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Protecting California’s natural lands is key to combating climate change

Eric Vink of The Trust For Public Land photographs a sunflower field on a Yolo County farm that is being conserved. Natural lands store carbon and help slow climate change.
Eric Vink of The Trust For Public Land photographs a sunflower field on a Yolo County farm that is being conserved. Natural lands store carbon and help slow climate change. Sacramento Bee file

As a kid, I loved camping. In the pines of the Sierra, I learned the joy of nature and the cycle of life. As a biologist in college, I learned how truly essential our forests, wetlands, farmland and rangelands are to our very existence. These landscapes produce oxygen, capture rain and snow, grow food and fiber, shelter wildlife and provide many other environmental benefits.

Today, we face climate change as our biggest environmental challenge, and these lands are more important than ever. Drought and extreme weather already impact California’s communities and economy; rising sea levels already erode our coastline.

In his inaugural address, Gov. Jerry Brown identified the important role that natural and working lands play in fighting the threats of climate change. As the Legislature now negotiates the newly released budget, putting investments into natural and working lands is crucial to ensuring those carbon benefits happen.

California’s pioneering law, Assembly Bill 32, supports innovative solutions to meet the state’s ambitious climate-change goals and prepare for the impacts of carbon pollution. Right in our own backyard is one of the largest and most cost-effective tools that is already functioning – active carbon storage and removal provided by natural lands.

Forests are a huge carbon-storage bank, and represent our largest opportunity to remove carbon dioxide already in the atmosphere. When forests are lost to development, fire or degradation, they become a major source of emissions. Investments made now to retain and restore forests to healthy, resilient conditions will ensure the carbon bank stays intact and continues to grow. Forested watersheds also supply much of the state’s water, so ensuring those lands stay healthy above the dams is key to implementing the state Water Action Plan.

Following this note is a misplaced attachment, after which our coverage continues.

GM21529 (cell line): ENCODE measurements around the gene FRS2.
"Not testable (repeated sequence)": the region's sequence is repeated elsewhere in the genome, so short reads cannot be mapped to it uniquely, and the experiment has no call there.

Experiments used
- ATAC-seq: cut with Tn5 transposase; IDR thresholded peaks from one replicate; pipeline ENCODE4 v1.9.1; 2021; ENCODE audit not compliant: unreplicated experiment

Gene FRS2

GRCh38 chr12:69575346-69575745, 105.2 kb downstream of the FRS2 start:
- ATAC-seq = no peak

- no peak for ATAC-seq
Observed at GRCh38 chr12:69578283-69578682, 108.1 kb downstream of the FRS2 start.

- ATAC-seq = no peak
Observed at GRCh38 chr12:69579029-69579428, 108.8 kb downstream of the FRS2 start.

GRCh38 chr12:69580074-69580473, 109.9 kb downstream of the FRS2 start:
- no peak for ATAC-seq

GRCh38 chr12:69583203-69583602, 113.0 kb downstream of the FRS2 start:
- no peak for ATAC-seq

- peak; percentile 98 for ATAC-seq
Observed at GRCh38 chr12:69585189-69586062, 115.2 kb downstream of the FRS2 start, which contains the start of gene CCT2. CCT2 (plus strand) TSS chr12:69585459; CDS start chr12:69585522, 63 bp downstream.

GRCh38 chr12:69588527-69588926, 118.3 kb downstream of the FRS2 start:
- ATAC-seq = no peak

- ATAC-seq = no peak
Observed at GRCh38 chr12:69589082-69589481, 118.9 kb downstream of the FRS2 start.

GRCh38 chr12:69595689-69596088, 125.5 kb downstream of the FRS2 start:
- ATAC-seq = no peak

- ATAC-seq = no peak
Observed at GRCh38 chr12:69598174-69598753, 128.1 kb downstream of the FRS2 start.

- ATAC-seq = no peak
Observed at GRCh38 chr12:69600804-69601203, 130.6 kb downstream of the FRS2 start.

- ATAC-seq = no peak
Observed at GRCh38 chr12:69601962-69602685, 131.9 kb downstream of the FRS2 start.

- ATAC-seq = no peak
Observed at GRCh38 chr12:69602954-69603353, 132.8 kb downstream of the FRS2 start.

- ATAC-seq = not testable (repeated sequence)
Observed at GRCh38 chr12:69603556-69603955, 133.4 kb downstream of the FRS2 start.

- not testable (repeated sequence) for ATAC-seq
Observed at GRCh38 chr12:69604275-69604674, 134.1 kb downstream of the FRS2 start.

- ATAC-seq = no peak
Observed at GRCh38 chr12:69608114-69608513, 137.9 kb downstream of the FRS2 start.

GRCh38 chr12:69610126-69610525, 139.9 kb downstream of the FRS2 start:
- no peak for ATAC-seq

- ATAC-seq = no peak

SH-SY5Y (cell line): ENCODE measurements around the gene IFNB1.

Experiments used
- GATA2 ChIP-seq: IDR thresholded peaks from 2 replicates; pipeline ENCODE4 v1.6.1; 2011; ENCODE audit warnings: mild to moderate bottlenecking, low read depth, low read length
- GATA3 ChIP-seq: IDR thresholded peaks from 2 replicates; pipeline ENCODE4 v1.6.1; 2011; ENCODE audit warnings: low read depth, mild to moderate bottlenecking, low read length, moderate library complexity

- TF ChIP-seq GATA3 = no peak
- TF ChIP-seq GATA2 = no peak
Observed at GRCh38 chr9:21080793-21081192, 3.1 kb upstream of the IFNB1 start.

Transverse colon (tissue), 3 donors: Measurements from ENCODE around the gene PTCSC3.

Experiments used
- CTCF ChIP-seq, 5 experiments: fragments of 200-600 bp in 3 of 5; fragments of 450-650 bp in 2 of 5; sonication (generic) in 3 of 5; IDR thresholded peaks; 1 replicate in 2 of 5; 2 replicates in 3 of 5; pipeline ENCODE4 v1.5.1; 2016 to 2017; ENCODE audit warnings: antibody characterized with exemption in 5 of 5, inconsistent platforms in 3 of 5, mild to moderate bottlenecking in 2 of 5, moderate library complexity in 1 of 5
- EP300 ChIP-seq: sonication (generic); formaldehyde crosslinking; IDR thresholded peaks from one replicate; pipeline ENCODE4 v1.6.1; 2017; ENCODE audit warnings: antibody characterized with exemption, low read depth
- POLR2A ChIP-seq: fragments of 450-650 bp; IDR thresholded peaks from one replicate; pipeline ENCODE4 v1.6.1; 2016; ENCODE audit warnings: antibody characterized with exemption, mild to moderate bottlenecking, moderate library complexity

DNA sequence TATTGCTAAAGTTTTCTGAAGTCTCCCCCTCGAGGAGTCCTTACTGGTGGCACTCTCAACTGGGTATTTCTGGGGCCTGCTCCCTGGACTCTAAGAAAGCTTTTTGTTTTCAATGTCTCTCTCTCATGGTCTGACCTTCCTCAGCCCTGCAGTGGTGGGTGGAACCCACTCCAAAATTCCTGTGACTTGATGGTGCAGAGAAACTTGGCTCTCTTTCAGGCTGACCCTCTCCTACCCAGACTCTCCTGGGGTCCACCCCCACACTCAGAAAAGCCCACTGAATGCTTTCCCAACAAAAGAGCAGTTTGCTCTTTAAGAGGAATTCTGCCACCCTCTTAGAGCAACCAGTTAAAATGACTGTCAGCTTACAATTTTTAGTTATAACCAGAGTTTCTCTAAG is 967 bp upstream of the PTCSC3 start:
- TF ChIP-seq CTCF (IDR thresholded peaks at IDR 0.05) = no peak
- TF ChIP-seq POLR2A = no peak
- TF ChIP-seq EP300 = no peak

Wetlands, too, are major storage banks, removing carbon from the atmosphere and storing it in soils and vegetation. These thriving ecosystems protect communities from sea level rise and storm surge, offer natural water storage, improve water quality and provide vital habitat for much of California’s diverse wildlife. With less than 10 percent of the state’s wetlands remaining, investments can help protect and restore these areas for long-lasting benefits.

Preventing the loss of farm and rangeland and improving farm practices reduce harmful emissions in multiple ways. Studies show that developed urban land emits far more pollution than farmland. Using organic fertilizers and other soil management practices can capture large amounts of carbon that would otherwise enter the atmosphere. And every year, more California farmers are harnessing the power of on-farm renewable energy.

Urban parks and forests are also important. They help cool cities, reduce carbon pollution and improve health where most Californians live. Providing green space can break the cycle of neglect in California’s most disadvantaged communities, while capturing rain, shading buildings, cooling pavement and recharging groundwater.

Yes, attention to energy efficiency, renewables and cleaner fuels is crucial in the fight against climate change, and we must invest there. But the challenge cannot be met without also including the natural and working landscape.

The lands we invest in now, to grow and capture carbon, not only deliver immediate climate benefits, but also help bridge the gap while new technology comes online. The competition for budget funds is fierce, but we must remember the dividends that preserving forestland and open spaces will pay in the future. Just like a retirement account, the sooner we start, the greater the benefits.

Andrea Tuttle, former director of the California Department of Forestry and Fire Protection, is an Arcata-based consultant on forest and climate policy.

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